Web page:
the world health organization saying the ebola outbreak in nigeria is officially over. the health agency describing the country's containment of deadly disease as quote, a spectacular success story. nigeria had 20 confirmed cases of ebola including eight deaths. this comes after the world health organization that said that the country made it through a critical 42-day period without any new cases. jon: let's talk some politics now. 15 days to the midterm elections and right now both democratic and republican national leaders predict their party will walk away with a majority in the senate when all is said and done. >> absolutely. i think we feel really good about our chances taking the senate and partly because, number one the president is taking the country in the wrong direction. >> we'll hold the senate and we'll hold the senate because over next couple of weeks and leading up to the even today, the one question that voters are going to ask themselves, chris, who has my back.
>> it will be a sprint to the finish line for sure. fox news counts 10 battleground states, many of these races will go down to election night and may be even longer than that. joining us now, chris wilson, republican pollster and former executive director of the texas republican party. emily sussman is director of center for american progress action fund and former executive director of you america. thanks both of you for being here. which one of you is the most optimistic? emily, let's start with you. will you hold the senate, your party. >> we can start with me. i do believe the democrats are going to hold the senate. there are a number of competitive races. you named 10. i say eight are in that category of highly competitive. we really aren't seeing national issues this year the way we have in the past couple of years. and when we look at generic ballot information just came out this morning, the democrats are up by four points on a generic ballot. of course this is all going to come down to gotv.
get out the vote. who feels passionate enough to vote. it can come down to the wire. jon: chris, what about that? republicans voters are said to be more energized, do see it that way? >> they are energized i agree with emily it a little bit it comes to get-out-the-vote. if the someone shows at polls sad and depressed counts as much as happy and excited. jon: democrats are said to be very good getting out their voters? >> they really are. 2012 proved that. it did. but i would say, if you look at, want to know what will happen on election day, you look at spending decisions, right now democrats are moving their money into races nobody even thought would be competitive at beginning of cycle. they're having to move money into new hampshire. moving money into minnesota. creating a firewall strategy. i've been on both side after firewall strategy. i was on wrong side in 2006 it is not a fun thing to be a part of. looking at spending decisions and looking at what democrats moving out of, challenger seats,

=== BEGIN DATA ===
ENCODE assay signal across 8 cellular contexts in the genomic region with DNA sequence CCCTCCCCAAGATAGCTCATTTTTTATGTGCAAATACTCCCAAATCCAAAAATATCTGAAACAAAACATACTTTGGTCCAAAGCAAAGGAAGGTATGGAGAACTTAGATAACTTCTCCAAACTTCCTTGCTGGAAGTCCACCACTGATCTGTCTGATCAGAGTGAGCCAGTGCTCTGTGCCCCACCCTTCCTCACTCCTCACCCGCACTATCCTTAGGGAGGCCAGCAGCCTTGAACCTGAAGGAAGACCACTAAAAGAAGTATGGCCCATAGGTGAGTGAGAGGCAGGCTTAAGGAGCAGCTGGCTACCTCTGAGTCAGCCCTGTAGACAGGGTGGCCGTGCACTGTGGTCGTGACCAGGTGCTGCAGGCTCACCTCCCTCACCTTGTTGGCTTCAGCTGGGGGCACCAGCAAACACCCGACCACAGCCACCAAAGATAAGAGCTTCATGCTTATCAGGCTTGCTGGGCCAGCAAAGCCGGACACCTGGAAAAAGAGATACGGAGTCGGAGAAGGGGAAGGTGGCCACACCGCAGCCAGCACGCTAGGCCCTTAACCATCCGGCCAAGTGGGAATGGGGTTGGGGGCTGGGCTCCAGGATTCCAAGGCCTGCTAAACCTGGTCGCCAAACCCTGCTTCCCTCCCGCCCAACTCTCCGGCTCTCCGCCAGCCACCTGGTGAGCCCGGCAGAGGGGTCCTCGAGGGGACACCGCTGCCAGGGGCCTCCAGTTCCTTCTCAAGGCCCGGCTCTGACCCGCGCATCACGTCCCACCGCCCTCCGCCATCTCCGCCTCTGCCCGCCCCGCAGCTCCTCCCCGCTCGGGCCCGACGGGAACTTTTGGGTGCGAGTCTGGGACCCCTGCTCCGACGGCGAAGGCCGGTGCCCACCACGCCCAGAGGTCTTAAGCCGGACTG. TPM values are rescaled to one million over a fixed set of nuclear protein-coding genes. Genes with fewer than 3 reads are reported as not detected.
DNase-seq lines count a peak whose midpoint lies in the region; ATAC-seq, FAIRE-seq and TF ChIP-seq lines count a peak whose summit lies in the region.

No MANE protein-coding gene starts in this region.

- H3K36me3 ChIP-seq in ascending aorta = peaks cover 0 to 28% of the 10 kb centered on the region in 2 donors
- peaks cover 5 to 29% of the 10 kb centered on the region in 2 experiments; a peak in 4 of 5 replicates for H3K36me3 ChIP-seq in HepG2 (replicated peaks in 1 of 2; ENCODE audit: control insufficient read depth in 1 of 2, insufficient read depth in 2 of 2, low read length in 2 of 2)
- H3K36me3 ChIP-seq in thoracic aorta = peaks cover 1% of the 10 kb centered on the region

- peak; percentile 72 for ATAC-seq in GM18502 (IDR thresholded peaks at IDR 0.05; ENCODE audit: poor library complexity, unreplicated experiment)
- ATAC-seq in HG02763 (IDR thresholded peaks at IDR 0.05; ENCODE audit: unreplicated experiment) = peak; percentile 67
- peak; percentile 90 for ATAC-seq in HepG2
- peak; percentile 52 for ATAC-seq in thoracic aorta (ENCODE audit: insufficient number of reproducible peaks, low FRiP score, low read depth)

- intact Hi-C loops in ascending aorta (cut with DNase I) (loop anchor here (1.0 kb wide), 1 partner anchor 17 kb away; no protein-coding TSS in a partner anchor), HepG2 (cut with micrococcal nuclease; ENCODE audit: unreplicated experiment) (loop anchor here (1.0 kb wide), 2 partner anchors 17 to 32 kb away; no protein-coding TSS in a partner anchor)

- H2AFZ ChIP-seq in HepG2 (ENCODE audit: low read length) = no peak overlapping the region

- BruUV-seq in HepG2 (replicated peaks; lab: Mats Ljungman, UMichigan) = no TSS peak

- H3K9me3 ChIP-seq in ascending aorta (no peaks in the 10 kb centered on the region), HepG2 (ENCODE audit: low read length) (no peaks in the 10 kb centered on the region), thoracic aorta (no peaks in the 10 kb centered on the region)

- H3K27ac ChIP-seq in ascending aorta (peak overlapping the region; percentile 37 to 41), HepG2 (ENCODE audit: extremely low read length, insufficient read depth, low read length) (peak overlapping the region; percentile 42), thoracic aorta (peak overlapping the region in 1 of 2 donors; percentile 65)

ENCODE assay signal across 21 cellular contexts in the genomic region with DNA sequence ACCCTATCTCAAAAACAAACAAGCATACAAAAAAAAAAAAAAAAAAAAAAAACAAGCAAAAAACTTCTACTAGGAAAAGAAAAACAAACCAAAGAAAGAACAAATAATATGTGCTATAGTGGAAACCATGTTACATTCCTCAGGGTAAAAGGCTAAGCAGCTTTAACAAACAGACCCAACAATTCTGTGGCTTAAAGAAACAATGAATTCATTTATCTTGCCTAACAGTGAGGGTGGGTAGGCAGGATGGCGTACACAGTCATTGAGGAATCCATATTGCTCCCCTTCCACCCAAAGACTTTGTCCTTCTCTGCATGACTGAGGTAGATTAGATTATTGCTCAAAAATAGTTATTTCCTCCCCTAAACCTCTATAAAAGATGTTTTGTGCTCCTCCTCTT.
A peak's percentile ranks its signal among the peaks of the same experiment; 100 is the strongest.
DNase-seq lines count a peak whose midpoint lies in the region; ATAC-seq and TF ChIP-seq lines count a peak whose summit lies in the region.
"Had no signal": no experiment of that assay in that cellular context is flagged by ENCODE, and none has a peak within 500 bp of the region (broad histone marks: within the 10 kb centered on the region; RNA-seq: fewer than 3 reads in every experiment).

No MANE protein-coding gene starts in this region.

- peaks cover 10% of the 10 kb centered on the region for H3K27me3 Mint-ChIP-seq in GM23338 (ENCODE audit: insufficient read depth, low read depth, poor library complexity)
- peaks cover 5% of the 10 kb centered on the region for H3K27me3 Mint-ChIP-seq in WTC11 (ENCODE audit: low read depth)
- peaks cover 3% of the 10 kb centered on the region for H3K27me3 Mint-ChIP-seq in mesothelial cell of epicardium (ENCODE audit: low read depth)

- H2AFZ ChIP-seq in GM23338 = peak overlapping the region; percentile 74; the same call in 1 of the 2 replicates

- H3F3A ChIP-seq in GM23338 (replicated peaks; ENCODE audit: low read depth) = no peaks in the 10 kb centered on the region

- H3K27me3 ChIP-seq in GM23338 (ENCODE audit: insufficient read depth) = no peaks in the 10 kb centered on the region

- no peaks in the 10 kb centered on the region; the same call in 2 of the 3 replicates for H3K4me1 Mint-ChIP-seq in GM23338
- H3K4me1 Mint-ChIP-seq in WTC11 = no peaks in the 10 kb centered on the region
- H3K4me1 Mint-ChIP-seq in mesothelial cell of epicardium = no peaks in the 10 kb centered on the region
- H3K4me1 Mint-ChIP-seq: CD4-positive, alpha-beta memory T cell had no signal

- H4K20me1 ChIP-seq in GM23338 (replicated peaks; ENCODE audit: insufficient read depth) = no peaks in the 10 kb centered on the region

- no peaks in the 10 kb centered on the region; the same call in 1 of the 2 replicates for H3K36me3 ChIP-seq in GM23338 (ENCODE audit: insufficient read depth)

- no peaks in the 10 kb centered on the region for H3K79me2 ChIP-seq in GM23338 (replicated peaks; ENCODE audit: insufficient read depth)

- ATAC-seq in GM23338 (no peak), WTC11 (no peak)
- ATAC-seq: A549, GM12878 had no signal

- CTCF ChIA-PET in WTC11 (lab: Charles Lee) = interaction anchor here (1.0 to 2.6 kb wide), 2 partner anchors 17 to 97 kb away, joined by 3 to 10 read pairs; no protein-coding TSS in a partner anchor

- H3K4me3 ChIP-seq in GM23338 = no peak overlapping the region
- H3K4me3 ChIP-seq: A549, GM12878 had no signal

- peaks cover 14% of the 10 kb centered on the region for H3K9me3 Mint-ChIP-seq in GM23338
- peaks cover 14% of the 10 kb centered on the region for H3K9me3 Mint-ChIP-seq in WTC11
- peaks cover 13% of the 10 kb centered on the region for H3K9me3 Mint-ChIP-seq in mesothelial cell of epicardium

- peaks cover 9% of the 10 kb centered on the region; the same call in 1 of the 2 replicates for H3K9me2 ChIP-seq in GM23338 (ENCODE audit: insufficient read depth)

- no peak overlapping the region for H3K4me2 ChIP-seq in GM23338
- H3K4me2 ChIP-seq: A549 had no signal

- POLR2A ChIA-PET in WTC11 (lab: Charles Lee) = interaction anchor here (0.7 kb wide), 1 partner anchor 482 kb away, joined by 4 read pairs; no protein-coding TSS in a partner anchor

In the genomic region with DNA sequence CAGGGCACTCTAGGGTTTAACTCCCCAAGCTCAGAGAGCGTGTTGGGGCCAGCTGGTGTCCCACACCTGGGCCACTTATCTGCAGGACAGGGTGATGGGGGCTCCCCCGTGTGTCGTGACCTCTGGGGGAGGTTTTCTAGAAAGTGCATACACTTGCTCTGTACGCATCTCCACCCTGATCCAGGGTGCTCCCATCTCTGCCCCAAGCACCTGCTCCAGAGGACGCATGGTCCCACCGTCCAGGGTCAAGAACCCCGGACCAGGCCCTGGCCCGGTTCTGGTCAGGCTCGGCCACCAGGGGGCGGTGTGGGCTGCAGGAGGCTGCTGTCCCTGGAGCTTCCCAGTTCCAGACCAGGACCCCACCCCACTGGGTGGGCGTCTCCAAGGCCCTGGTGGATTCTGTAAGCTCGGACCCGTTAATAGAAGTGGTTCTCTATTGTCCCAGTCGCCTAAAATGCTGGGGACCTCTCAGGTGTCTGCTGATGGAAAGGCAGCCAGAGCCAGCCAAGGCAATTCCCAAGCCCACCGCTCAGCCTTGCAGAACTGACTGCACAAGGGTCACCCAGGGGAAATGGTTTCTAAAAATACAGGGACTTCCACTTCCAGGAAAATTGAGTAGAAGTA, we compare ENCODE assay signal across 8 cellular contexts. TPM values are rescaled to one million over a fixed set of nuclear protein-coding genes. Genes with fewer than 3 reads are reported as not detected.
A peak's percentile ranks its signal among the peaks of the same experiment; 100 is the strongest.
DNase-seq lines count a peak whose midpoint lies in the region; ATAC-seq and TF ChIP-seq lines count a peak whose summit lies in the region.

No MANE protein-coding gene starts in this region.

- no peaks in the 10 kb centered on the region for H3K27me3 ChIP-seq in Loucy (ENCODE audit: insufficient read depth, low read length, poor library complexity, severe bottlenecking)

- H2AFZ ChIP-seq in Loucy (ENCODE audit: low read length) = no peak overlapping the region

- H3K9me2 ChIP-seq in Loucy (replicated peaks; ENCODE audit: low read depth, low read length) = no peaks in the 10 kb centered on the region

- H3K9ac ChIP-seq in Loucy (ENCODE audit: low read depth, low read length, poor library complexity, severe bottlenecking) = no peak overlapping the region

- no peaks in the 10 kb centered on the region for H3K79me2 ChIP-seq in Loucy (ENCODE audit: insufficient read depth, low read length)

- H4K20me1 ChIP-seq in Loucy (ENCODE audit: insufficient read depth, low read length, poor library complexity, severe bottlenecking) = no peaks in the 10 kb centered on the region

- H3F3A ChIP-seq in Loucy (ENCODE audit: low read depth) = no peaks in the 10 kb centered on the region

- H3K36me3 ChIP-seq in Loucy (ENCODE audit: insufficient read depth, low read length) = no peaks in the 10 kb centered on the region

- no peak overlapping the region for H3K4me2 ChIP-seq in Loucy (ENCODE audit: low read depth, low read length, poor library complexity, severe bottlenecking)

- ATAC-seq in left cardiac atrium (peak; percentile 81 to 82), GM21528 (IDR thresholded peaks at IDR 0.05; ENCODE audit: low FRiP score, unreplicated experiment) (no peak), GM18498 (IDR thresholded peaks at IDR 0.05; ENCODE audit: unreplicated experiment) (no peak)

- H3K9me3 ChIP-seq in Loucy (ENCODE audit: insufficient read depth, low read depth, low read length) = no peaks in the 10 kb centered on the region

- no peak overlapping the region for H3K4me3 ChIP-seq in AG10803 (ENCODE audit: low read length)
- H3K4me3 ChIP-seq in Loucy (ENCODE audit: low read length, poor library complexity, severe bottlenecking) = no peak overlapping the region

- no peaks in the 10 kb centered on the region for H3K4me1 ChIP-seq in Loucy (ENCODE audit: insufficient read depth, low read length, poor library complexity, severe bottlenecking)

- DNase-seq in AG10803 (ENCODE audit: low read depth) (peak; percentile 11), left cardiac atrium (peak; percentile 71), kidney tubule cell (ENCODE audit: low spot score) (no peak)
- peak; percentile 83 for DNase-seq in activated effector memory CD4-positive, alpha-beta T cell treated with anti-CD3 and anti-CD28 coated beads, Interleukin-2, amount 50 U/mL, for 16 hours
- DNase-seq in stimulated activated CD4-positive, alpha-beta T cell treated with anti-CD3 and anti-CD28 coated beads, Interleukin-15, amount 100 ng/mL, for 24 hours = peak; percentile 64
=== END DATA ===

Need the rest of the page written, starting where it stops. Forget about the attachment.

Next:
open seat races, and they're trying to protect their incumbents. that shows the truth behind this is, they're hoping to just keep their incumbents from losing. that is not a good place to be for democrats. jon: emily, you said, emily there aren't national issues being voted on this time but i mean, isn't the obama administration overall, isn't that kind of the elephant in the room when it comes to how people are going to vote? >> that certainly is one piece of it. but many of these races are focused on local issues. look at north carolina where the republican challenger there had massive cuts to education. that is definitely on the ballot. i don't also push back saying that democrats are only trying to hold incumbents here. republicans are doing a quite a bit holding on themselves in states pernever been competitive. kentucky, kansas, south dakota. these are states republicans thought they had in the bag. suddenly the reason democrats are going to strong in them, they are actually winnable.
jon: what about that, chris? is there any -- >> democrats pulled all of spending out of kentucky. north carolina, the problem with emily's assertion that barack obama disagrees with her. he said his policies are on the ballot. that really does not help. if you look at kentucky, the democrats pulled out of kentucky after alison lundergan grimes wouldn't even say she voted for obama for election or re-election. that is really problem democrats have to do. they're fighting back against the obama wave. i've been on the wrong side of. that it is not a fun place to be. it is really not a good place for your candidates to be. democrats are really hoping that republican candidates do things like commit gaffs or do something stupid. it is not happening. we have stronger candidates. stronger campaigns than in the past. only argument takes place how far above 51 republicans get. it will be a good couple weeks. i'm not arguing that based on the fact that there is more enthusiasm. just based on the campaigns and candidates that republicans put forth this year i think probably